They differed from the first in two respects: first, they were much better co-ordinated; second, they were aimed at Muslims in general and not only at the Rohingya. In the aftermath of the terrorist attack, the regime took two actions. Whilst parts of the story were precious, other parts that demanded Rohingya's genealogy raised doubts about its aims.

Secondly, as the emphasis of the Rohingya attack on Muslims in general increased, the regime sought to defend the Islamic population by calling policing; however, far from being useful, the policing force sometimes was ready to stand alongside the masses of Buddhists nationalistic people or was even involved in violent acts against Muslims. It also sent the military to areas and they have proved more efficient because they have fewer Rakhine Buddhists in their numbers.

The Rohingya are displaced to Bangladesh, where they live in shelters. This has also resulted in a massive explosion as Myanmar's Muslims are seeking security in other states. This has also resulted in several retaliatory bombardments and assaults on Myanmar's Buddhaist sanctuaries and Myanmar administration bureaus by Muslims who maintain they are doing business in the name of the Rohingya.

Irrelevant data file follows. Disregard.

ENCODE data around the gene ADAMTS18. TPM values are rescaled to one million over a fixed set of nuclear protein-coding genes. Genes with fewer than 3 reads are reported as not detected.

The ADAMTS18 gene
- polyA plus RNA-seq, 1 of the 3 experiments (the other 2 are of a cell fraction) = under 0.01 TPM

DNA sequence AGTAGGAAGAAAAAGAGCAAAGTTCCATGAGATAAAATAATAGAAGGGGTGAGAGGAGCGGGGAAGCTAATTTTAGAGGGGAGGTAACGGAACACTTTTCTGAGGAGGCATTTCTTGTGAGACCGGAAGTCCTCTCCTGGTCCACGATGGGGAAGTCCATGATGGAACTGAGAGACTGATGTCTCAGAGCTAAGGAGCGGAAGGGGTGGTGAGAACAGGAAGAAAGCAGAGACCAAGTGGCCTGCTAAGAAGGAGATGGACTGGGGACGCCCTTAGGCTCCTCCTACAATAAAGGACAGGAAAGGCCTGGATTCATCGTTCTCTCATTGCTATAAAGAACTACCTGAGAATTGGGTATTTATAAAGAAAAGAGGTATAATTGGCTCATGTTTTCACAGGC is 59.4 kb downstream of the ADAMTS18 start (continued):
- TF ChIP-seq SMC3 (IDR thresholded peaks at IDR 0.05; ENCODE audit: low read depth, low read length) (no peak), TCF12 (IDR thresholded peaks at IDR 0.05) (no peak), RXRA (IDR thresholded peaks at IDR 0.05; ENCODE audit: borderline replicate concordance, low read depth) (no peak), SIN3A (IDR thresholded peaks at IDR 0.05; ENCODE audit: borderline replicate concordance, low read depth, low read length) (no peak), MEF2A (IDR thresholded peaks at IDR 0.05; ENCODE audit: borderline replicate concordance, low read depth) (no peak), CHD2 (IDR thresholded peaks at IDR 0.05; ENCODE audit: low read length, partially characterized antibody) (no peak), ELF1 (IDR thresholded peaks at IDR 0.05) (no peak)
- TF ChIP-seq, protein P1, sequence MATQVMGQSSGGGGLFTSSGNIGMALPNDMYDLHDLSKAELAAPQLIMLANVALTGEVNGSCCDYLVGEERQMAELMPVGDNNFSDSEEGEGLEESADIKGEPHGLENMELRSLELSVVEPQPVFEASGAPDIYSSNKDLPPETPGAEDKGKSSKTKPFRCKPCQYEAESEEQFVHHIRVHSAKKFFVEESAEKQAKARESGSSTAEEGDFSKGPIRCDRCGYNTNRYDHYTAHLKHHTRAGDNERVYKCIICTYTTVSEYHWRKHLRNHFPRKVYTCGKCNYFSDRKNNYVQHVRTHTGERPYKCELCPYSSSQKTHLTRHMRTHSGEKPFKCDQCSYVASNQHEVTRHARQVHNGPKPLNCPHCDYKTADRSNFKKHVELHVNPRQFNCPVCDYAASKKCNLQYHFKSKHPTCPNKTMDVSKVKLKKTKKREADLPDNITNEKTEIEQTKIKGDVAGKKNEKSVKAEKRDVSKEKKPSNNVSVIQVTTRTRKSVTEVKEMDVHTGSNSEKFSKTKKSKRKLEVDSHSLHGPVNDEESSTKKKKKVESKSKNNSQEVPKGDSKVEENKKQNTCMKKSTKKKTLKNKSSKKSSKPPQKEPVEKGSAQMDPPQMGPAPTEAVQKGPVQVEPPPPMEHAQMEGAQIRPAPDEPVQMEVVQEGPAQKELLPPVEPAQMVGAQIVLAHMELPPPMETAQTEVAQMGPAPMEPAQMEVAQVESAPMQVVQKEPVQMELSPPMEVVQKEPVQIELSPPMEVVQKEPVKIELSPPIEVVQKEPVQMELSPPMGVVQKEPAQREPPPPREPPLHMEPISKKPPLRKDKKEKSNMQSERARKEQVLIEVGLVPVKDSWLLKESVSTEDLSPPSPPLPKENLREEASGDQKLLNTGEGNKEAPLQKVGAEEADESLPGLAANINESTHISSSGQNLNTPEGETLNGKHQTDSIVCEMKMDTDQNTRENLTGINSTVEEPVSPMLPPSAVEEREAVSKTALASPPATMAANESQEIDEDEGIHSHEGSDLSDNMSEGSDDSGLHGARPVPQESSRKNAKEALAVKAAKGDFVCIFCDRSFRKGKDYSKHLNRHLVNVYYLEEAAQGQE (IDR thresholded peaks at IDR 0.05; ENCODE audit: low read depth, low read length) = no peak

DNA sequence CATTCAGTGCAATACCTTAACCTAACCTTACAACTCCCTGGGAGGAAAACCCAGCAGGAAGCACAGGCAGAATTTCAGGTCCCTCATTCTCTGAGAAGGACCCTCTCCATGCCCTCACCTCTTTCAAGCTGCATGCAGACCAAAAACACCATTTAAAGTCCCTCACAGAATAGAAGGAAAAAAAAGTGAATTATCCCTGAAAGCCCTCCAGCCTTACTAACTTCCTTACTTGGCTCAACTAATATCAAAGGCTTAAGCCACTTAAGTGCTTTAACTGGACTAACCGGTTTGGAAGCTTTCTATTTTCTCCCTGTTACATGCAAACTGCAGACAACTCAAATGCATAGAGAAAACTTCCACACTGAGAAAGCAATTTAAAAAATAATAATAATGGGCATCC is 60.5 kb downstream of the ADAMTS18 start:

At home, it has strengthened control over a regime that seems incapable of stopping the war. She has also opened the doors to the leaders of a much-loved opponent called Aung San Suu Kyi. Below is a detailed explanation of the dispute. Apart from the Rakhine debate, the administration has a few other things to be concerned about.

Human Rights Watch, the world' s monitoring organisation, reports that the Chinese authorities have reversed many of the reform promises made from 2011, namely the grant of free access to the press. Sadly, the situation is not so good for the Myanmar population. Only struggles and the perceptions of ethnical purges exacerbate these circumstances, preventing new investment and overall outreach.